The sound of a crash, and wheels rolling across asphalt. The throbbing in his head was exquisite. Muscles in his neck, back, and arms were screaming in spasm. Where the hell am I? Can’t remember shit…
Muffled voices, yelling at him. From under water? He tried to turn his head, but the strap across his forehead held it firm. He opened his mouth to speak, but couldn’t hold a breath.
Brilliant flashes of light, through closed eyes, told him he was being wheeled down a hall. A deep baritone voice rumbled through the haze, “We couldn’t get a line started on him in the field. Witnesses say he had been convulsing from some kind of electrical shock. It was everything we could do to get him strapped in. Hell, he broke a weld on one of the rails. Tore the restraint loose. We had to use another torso strap to lash his arm to the frame.”
A gruff voice yelled, a woman’s maybe. “We’re going to need some more hands in here? You two! With me.”
The cluster of physicians, nurses, and paramedics crashed through a pair of doors pushing his gurney into the trauma room. He tried to focus on the woman’s voice. Older, harsh, from years of smoking. “Get the trauma table out of the way. Not releasing good straps until we have him under control.” There was another crash in the distance. “You two! On top of him. Hold him until we get an IV started?”
He screamed through clenched teeth as another seizure struck. A deep male voice said, “Should we try for a main line with the carotid. With his head and chest strapped down…”
His state left him detached; he tried to focus, again. An IV? Why do I need an IV? He was aware of the tight grip of several hands on his arms and legs, the convulsions strengthened causing the entire group around the gurney to quake.
He bounced, his arm slipped from their grip, and it flailed violently. A sharp edge cut into the back his hand as the instruments and their tray went crashing across the floor.
“Damn it people, get this guy under control.” The woman yelled. “And get a compress on that wound. Fuck it! Prep a syringe, twenty milligrams of Diazepam. Have a second ready with another ten, if that doesn’t get it.”
His convulsions eased. Why am I cold and wet? He tried to focus on the other things around him. The lights were bright as his eyelids fluttered. A steel tray clattered as it was kicked aside. The hand that held his right wrist was ice cold. His nose sensed a whiff of antiseptic hospital disinfectant and stale cigarette smoke.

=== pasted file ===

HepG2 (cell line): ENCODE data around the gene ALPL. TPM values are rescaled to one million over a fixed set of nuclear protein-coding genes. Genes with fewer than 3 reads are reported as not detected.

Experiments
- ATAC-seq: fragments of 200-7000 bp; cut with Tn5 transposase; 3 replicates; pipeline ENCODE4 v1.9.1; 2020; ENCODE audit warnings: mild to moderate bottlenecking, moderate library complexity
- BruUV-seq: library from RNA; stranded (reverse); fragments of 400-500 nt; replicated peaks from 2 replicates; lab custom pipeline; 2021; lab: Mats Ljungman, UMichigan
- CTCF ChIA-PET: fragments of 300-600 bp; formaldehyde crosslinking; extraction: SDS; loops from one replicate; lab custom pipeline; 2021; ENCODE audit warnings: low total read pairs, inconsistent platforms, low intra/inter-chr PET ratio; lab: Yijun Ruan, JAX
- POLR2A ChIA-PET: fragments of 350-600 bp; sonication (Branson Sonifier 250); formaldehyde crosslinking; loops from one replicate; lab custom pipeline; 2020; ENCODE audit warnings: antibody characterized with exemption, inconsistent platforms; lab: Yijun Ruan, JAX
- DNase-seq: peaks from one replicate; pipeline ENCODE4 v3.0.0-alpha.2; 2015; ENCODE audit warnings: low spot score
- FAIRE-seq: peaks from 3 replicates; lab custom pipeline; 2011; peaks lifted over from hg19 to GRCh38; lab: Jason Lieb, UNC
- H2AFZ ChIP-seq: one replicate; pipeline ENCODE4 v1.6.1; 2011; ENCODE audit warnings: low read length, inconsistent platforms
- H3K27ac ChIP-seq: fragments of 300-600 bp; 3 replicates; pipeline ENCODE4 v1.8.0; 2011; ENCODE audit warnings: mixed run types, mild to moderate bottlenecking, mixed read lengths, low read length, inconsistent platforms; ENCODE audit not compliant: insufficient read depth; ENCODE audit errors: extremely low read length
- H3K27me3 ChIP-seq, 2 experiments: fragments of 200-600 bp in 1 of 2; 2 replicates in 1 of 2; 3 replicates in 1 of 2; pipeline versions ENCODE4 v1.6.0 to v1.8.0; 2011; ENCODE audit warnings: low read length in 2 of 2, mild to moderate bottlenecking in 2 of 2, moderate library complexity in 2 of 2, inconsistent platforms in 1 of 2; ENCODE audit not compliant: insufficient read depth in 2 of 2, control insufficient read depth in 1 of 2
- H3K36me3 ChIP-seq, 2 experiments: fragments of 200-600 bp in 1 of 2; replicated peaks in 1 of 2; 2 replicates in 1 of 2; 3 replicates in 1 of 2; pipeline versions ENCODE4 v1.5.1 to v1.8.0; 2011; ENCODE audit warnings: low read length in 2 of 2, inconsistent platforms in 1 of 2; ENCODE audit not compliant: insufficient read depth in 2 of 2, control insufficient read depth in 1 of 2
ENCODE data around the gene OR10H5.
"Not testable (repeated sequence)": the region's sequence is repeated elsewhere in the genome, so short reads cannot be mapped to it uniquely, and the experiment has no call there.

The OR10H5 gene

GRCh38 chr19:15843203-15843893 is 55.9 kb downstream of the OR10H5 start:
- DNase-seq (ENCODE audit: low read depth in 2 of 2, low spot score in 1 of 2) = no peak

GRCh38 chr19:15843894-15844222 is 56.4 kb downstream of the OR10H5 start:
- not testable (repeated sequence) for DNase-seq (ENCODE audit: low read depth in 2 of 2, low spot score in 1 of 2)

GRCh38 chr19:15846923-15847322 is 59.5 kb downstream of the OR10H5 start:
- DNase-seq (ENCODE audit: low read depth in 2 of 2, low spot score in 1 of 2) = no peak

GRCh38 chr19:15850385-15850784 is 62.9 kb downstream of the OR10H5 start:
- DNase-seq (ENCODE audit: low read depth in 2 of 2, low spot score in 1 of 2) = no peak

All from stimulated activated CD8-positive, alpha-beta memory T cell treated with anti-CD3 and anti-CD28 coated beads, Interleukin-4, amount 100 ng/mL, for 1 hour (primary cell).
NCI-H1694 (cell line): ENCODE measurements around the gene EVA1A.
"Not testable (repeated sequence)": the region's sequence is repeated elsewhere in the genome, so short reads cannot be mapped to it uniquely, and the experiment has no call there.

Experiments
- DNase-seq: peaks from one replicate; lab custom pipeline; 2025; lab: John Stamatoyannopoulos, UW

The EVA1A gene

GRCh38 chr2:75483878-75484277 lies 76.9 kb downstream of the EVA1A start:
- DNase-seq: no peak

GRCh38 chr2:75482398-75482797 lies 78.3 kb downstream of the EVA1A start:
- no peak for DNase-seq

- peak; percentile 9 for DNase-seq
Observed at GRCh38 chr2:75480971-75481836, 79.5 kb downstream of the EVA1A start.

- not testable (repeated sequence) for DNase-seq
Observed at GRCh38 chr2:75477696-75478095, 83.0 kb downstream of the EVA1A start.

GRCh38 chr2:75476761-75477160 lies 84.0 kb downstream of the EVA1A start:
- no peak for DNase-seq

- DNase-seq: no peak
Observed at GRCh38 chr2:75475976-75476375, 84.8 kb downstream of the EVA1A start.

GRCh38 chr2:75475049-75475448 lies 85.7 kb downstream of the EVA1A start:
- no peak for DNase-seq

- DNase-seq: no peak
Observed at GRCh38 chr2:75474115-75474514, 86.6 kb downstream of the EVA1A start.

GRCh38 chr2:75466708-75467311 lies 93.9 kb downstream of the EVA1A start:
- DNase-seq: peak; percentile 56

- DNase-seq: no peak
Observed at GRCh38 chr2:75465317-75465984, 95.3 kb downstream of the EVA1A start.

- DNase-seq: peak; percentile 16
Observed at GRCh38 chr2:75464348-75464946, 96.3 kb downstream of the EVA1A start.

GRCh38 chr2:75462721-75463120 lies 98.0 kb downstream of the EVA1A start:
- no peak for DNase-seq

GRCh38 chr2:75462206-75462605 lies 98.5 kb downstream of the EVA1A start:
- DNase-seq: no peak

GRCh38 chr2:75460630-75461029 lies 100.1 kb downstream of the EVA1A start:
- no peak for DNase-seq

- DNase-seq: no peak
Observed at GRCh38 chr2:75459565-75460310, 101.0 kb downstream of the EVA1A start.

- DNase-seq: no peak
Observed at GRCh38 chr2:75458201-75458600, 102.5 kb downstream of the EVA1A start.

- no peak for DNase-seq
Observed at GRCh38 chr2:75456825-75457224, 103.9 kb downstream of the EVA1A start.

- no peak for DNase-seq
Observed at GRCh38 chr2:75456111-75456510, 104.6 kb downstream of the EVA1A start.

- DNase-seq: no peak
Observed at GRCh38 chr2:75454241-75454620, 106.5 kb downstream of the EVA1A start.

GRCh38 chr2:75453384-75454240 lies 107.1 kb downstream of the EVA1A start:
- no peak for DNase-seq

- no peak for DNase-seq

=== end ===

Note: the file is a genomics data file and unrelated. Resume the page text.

“So, someone tell me what we have here?” The older woman coughed.
“Male, thirty-one. Finnaghan Moffett IV, from Clarksville. According to his Maryland driver’s license, height five eleven, weight is one-eighty-five.”
“He also had an NSA ID on a lanyard around his neck,” the man continued. “I overheard a witness talking to a cop on scene. Guy’s a Good Samaritan. Blocked the intersection with his car after seeing an accident near Fort Meade. He and another guy pulled a door open and dragged the victim out of the car. Witness said they saw this guy kneel down and try to start CPR, then some kind of electrical shock knocked him back. Said it was a big bright blue flash.”
“So we have a shock victim?”
“It’s an odd thing doc. It’s pissing down rain out there. It was a single car roll over, in the middle of an intersection. No poles down, and nobody else got shocked.”
A female voice came from above and behind him somewhere. “Where’s the other vic?”
“Arrived right behind us, non-responsive at the scene. I think they’re still working on him across the hall.”
A softer woman’s voice said, “I don’t see any scorching on his hands.” A cold hand touched his forehead, pulled his eyelid up. He recoiled from light jittering across his view. “His pupils are equal and responsive. He appears to be conscious.”
The sound of her voice became clearer. “Mr. Moffett, can you hear me? My name is Echo Onsoillan. I’m a resident here. Do you know why you’re here?”